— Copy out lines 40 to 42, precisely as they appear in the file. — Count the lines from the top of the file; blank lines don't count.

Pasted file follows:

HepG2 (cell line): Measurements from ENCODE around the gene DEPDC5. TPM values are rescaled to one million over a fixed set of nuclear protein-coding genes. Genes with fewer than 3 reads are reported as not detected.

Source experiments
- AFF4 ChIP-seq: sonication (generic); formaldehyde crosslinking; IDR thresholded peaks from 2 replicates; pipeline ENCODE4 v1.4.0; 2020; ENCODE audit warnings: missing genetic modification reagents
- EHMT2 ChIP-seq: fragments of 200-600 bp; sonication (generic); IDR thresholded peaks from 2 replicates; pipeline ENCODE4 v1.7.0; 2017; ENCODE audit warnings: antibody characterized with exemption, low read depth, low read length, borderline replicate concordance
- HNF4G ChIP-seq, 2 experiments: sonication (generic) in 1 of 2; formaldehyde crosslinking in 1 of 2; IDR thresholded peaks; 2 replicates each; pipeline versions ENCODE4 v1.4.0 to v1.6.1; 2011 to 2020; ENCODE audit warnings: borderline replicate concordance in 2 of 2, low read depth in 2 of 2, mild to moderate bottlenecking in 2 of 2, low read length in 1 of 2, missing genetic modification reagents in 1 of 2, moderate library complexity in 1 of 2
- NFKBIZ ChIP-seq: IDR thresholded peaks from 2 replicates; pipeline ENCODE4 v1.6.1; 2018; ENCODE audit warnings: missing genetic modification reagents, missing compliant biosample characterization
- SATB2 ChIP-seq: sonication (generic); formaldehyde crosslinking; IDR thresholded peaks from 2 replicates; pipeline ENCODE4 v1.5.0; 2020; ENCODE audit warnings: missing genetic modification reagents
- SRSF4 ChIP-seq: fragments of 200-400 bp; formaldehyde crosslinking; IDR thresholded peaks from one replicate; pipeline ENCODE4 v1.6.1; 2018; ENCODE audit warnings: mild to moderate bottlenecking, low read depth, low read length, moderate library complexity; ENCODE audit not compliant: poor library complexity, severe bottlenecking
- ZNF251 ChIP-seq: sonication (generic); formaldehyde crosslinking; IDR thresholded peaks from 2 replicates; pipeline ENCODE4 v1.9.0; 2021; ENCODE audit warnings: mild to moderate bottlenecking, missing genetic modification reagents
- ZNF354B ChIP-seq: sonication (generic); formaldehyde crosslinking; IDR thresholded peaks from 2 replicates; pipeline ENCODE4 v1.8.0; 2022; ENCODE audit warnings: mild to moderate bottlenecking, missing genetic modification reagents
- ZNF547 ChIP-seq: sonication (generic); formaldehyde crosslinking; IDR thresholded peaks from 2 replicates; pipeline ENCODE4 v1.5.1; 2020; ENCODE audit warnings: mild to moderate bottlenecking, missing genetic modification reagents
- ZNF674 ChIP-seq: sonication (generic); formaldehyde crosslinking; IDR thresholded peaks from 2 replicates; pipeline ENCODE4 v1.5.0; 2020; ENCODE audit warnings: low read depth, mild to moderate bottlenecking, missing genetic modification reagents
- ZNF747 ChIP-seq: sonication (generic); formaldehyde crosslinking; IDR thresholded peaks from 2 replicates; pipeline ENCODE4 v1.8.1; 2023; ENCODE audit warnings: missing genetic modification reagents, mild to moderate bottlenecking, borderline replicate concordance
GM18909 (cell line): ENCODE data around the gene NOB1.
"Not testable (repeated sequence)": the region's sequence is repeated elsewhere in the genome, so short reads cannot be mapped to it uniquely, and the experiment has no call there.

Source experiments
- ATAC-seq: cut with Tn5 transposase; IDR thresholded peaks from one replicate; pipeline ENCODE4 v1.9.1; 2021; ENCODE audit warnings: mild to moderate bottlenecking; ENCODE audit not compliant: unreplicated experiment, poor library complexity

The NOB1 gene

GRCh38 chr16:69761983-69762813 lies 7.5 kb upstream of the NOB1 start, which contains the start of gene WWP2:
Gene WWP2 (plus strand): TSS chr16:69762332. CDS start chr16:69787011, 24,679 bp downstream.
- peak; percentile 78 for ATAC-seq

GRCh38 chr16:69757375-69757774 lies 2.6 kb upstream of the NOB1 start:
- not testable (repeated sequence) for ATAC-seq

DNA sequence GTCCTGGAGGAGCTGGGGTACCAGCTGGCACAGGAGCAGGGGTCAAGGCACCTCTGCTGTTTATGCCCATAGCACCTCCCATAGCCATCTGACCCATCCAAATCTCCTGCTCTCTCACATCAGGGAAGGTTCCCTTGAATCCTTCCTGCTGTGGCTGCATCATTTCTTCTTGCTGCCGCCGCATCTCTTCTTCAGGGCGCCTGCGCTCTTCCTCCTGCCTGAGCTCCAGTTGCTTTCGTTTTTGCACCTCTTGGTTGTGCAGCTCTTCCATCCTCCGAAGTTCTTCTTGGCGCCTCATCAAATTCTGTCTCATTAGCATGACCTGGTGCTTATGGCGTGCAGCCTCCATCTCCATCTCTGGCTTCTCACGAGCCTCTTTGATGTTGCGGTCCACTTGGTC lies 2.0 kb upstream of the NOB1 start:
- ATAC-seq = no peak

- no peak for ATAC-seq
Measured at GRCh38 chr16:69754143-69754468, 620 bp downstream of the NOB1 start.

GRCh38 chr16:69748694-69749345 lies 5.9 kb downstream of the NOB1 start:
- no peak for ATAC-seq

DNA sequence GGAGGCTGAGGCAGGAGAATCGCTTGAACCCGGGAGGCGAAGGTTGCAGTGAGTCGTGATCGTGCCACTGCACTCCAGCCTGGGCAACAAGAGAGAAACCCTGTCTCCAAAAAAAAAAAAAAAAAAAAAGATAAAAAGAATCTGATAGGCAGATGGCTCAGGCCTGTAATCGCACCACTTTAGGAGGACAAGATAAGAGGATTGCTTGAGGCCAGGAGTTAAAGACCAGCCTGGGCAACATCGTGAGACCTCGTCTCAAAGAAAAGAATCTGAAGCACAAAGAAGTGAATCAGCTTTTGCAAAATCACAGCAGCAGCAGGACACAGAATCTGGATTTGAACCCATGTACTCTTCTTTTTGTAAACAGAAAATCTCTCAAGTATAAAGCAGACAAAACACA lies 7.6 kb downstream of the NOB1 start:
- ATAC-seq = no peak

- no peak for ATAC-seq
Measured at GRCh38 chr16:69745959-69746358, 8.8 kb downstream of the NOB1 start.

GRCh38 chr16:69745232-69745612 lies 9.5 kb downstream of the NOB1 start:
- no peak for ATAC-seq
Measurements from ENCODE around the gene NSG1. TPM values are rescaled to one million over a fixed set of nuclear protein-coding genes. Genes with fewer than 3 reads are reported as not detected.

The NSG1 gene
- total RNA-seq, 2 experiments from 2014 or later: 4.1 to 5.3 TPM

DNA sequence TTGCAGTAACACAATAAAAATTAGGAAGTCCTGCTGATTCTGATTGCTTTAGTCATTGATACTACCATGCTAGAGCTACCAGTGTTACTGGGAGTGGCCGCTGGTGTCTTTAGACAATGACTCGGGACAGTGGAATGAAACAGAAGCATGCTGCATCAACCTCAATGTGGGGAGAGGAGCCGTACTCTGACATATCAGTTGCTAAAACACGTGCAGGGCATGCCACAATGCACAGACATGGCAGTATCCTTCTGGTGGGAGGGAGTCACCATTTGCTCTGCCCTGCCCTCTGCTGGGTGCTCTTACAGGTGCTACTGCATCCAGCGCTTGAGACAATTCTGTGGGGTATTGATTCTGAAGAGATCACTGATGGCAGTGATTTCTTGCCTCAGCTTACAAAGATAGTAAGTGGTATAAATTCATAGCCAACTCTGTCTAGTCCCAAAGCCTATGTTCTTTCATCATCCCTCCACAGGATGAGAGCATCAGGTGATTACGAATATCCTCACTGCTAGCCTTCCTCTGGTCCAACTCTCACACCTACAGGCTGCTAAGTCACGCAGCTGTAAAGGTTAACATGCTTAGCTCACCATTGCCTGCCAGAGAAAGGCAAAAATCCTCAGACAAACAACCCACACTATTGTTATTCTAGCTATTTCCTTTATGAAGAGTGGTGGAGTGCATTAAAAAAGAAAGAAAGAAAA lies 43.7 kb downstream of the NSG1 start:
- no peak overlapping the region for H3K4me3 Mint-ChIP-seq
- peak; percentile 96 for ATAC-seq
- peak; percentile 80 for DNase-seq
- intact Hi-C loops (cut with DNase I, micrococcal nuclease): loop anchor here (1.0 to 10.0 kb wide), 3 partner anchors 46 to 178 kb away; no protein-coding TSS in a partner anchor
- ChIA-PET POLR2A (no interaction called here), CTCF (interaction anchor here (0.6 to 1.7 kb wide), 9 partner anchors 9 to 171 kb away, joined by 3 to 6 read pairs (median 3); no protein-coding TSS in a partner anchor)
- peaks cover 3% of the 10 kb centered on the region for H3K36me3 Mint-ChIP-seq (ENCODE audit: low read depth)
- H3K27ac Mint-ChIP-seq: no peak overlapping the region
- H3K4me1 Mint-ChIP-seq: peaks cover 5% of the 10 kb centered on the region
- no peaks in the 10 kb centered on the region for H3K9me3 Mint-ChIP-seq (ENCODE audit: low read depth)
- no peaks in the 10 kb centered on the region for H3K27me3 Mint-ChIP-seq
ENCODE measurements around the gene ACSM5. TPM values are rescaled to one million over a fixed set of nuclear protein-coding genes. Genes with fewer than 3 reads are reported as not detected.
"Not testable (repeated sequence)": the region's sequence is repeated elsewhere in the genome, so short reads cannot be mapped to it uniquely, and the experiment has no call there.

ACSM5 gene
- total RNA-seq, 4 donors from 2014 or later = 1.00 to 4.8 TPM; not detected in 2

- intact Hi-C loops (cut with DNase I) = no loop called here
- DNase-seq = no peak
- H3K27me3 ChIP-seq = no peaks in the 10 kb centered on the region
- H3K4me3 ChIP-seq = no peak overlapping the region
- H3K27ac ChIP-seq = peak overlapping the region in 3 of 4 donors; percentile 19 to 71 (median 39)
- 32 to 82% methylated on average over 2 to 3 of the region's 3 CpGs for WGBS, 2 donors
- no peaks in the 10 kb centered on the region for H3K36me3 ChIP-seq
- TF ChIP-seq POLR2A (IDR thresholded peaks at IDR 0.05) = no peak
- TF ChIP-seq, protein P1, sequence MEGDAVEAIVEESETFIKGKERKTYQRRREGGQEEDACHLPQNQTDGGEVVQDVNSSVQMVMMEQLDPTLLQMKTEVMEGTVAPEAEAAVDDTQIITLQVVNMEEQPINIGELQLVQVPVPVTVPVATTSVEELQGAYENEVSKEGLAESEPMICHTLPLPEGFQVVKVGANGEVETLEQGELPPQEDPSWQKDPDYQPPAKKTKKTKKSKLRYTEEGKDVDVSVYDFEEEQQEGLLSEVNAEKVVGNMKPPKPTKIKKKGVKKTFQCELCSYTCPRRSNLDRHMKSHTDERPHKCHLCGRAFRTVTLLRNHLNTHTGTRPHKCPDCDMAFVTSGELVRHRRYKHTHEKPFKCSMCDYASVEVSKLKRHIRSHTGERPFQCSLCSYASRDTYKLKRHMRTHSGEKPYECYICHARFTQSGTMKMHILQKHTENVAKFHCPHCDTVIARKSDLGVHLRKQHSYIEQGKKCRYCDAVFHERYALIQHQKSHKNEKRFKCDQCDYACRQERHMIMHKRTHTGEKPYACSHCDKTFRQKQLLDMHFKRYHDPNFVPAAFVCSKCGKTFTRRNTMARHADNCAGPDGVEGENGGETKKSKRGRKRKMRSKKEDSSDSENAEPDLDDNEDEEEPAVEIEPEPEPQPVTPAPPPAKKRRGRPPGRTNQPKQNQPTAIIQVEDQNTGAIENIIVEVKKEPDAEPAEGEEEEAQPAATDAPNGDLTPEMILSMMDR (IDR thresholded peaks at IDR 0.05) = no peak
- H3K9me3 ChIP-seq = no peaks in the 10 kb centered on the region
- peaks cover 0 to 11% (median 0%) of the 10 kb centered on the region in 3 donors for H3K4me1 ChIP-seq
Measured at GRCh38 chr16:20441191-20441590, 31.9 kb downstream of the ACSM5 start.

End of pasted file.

- no peak overlapping the region for H3K4me3 Mint-ChIP-seq
- peak; percentile 96 for ATAC-seq
- peak; percentile 80 for DNase-seq